Published on Heart Care Centre (http://www.heartcarecentre.co.nz/core)

Heart Failure

Alternative names   

CHF; Congestive heart failure


Heart failure, also called congestive heart failure, is a life-threatening condition in which the heart can no longer pump enough blood to the rest of the body.

Causes, incidence, and risk factors   

Heart failure is almost always a chronic, long-term condition, although it can sometimes develop suddenly. This condition may affect the right side, the left side, or both sides of the heart.

As the heart's pumping action is lost, blood may back up into other areas of the body, including:

With heart failure, many organs don't receive enough oxygen and nutrients, which damages them and reduces their ability to function properly. Most areas of the body can be affected when both sides of the heart fail.

The most common causes of heart failure are hypertension (high blood pressure) and coronary artery disease (for example, you have had a heart attack). Other structural or functional causes of heart failure include the following:

Heart failure becomes more common with advancing age. You are also at increased risk for developing heart failure if you are overweight, have diabetes, smoke cigarettes or abuse of alcohol.


Some patients with heart failure have no symptoms. In these people, the symptoms may develop only with these conditions:

Signs and tests   

A physical examination may reveal either an irregular or a rapid heartbeat. There may be distended neck veins, enlarged liver, swelling of the limbs (peripheral oedema), and signs of fluid around the lungs (pleural effusion).

Listening to the chest with a stethoscope may reveal lung crackles or abnormal heart sounds. Blood pressure may be normal, high, or low.

An enlargement of the heart or decreased heart functioning may be seen on several tests, including the following:

This disease may also alter the following test results:

If excessive fluid has accumulated around the sac surrounding the heart (pericardium), you may need to have the fluid removed through a pericardiocentesis.


If you have heart failure, your doctor will monitor you closely. This means having follow up appointments at least every 3 to 6 months, figuring out any underlying cause and treating it, and periodic testing of your heart function. For example, an ultrasound of your heart, called an echocardiogram, will be done once in awhile to give an estimate of how well your heart is pumping blood with each stroke or beat.

It is also your responsibility to carefully monitor yourself and help manage your condition. One important way to do this is to track your weight on a daily basis and limit the amount the fluid that you drink. Weight gain can be a sign that you are retaining fluid and that the pump function of your heart is worsening. Make sure you weigh yourself at the same time each day and on the same scale, with little to no clothes on.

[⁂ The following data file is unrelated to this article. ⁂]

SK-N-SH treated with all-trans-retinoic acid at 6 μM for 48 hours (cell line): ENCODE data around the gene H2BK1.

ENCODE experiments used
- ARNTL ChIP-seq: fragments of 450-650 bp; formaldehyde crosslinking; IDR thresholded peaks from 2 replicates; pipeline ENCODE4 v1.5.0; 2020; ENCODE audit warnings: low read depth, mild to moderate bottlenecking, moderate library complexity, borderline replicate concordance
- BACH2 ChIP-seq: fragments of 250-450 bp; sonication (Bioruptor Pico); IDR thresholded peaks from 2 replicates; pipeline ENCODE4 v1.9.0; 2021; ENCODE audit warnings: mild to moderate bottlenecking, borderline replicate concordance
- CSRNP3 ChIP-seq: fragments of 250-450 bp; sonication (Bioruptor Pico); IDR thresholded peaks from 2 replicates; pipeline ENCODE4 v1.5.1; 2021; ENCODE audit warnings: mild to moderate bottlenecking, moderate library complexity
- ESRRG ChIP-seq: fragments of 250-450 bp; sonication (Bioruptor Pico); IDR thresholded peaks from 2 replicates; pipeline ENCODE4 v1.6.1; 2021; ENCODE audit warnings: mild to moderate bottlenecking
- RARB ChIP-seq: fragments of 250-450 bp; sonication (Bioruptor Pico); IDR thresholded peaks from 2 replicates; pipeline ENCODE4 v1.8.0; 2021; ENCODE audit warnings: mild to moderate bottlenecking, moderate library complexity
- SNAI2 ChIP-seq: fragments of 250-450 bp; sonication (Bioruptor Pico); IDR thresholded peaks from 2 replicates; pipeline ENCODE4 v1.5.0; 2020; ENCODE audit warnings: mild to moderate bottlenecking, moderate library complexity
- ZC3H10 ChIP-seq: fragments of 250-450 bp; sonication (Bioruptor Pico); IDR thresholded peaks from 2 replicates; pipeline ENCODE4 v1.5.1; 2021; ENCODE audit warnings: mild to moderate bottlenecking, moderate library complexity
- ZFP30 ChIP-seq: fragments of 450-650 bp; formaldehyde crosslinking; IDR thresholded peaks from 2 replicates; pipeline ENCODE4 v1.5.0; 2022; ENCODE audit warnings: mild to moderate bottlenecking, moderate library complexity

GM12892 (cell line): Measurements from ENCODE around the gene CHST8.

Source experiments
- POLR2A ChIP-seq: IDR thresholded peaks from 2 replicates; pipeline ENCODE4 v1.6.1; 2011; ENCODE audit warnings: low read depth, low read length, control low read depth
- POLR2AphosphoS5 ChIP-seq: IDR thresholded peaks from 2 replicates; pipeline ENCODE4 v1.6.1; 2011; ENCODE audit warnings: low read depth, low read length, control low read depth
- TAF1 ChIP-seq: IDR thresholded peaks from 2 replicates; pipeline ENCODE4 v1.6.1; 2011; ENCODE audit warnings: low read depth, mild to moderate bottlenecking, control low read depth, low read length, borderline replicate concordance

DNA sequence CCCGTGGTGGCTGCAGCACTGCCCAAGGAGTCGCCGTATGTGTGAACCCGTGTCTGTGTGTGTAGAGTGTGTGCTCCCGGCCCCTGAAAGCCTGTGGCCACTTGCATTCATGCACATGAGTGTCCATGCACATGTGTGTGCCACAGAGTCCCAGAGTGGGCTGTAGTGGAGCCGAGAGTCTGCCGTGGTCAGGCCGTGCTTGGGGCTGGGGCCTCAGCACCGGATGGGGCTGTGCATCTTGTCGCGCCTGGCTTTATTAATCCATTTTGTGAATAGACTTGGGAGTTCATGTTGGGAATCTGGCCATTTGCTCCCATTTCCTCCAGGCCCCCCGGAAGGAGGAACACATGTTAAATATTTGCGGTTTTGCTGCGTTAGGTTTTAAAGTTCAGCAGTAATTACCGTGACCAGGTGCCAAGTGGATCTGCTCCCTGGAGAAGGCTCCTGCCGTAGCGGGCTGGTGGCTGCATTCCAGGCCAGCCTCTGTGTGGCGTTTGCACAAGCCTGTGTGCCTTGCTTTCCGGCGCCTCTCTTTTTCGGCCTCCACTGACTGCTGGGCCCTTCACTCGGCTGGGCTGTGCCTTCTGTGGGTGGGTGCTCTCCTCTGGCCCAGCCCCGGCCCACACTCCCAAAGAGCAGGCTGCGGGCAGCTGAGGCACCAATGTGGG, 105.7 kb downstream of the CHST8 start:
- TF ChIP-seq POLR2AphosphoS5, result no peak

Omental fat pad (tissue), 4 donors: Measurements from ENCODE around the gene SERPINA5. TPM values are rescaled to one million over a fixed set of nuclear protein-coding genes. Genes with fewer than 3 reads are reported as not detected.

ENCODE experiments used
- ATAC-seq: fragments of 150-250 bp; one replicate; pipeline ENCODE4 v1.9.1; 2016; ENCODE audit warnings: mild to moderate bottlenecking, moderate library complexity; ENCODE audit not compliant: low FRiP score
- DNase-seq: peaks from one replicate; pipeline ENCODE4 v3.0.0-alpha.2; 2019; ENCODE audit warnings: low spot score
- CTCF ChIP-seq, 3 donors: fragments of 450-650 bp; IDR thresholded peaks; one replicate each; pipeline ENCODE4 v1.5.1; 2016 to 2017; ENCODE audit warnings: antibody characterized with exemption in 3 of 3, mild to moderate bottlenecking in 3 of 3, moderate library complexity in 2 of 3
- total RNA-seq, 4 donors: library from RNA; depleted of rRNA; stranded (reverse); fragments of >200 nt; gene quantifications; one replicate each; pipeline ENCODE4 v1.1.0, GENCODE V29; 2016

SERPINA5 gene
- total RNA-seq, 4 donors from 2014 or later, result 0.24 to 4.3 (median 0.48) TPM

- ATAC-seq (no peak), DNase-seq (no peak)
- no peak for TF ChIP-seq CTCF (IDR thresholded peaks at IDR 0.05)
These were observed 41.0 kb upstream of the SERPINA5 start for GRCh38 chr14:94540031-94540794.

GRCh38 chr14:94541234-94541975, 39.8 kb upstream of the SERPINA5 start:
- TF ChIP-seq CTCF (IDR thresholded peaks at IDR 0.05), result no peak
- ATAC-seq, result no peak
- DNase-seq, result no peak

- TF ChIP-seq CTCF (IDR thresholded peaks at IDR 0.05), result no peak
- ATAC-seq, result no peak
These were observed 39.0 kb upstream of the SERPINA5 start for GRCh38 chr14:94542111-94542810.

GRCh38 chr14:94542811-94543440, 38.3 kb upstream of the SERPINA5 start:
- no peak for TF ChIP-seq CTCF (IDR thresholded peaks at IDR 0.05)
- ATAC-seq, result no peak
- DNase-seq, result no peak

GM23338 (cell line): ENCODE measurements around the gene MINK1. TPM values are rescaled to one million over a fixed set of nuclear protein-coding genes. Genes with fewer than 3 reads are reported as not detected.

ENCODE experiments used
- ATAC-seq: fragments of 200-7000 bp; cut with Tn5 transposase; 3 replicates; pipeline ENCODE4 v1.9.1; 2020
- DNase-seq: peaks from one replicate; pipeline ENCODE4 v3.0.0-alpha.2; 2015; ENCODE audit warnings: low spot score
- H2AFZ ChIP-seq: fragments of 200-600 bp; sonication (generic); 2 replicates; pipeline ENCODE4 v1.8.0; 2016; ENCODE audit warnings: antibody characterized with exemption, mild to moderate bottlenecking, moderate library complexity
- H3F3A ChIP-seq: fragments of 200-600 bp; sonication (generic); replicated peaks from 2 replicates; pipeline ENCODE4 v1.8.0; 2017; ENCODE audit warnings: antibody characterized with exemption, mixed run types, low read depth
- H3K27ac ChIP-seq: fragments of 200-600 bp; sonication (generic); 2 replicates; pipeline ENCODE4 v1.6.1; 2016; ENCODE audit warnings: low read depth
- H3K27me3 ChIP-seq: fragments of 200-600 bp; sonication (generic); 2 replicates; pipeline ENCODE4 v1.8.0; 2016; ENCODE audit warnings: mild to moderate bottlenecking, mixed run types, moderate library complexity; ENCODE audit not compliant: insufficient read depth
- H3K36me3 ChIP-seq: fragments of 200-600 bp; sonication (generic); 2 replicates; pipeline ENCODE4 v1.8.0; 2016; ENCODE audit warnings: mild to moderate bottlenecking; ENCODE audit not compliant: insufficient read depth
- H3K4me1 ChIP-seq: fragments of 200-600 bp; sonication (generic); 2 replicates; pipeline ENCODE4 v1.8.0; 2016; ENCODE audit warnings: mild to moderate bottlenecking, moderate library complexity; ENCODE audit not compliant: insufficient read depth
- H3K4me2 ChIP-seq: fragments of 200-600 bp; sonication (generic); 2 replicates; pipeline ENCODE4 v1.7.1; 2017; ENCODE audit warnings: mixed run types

Other important measures include:

Here are some tips to lower your salt and sodium intake:

Your doctor may consider prescribing the following medications:

Sometimes, hospitalisation is required for acute CHF. Hospitalized patients may receive oxygen and intravenous medications such as vasodilators and diuretics.
Medicines called inotropic agents help improve the heart's ability to pump blood. They are given by IV.

Unstable patients receiving several medications usually need also hemodynamic monitoring with Swan-Ganz catheterization.

Severe cases of CHF require more drastic measures. For example, excess fluid can be removed through dialysis, and circulatory assistance can be provided by implanted devices such as the intra-aortic balloon pump (IABP) and the left ventricular assist device (LVAD). These devices can be life-saving, but they are not permanent solutions. Patients who become dependent on circulatory support will need a heart transplant.

A number of studies have shown that heart failure symptoms can be improved with a special type of pacemaker. It paces both the right and left sides of heart. This is referred to as biventricular pacing or cardiac resynchronization therapy. Ask if you think that you are a candidate for this.

Expectations (prognosis)   

Heart failure is a serious disorder that carries a reduced life expectancy. Many forms of heart failure can be controlled with medication, lifestyle change, and correction of any underlying disorder. Heart failure is usually a chronic illness, and it may worsen with infection or other physical stressors.


Possible side effects of medications include:

Calling your doctor   

Call your doctor if weakness, increased cough or sputum production, sudden weight gain or swelling, or other new or unexplained symptoms develop.

Go to the emergency room or call the local emergency number (such as 111) if you experience severe crushing chest pain, fainting, or rapid and irregular heartbeat (particularly if other symptoms accompany a rapid and irregular heartbeat).


Follow your doctor’s recommendations for treatment of conditions that may cause congestive heart failure. These recommendations may include:

Also, consider the following lifestyle habits, especially if you have a strong family history of CHF:

Update Date: 7/17/2006

Updated by: Glenn Gandelman, MD, MPH, Assistant Clinical Professor of Medicine, New York Medical College, Valhalla, NY. Review provided by VeriMed Healthcare Network.

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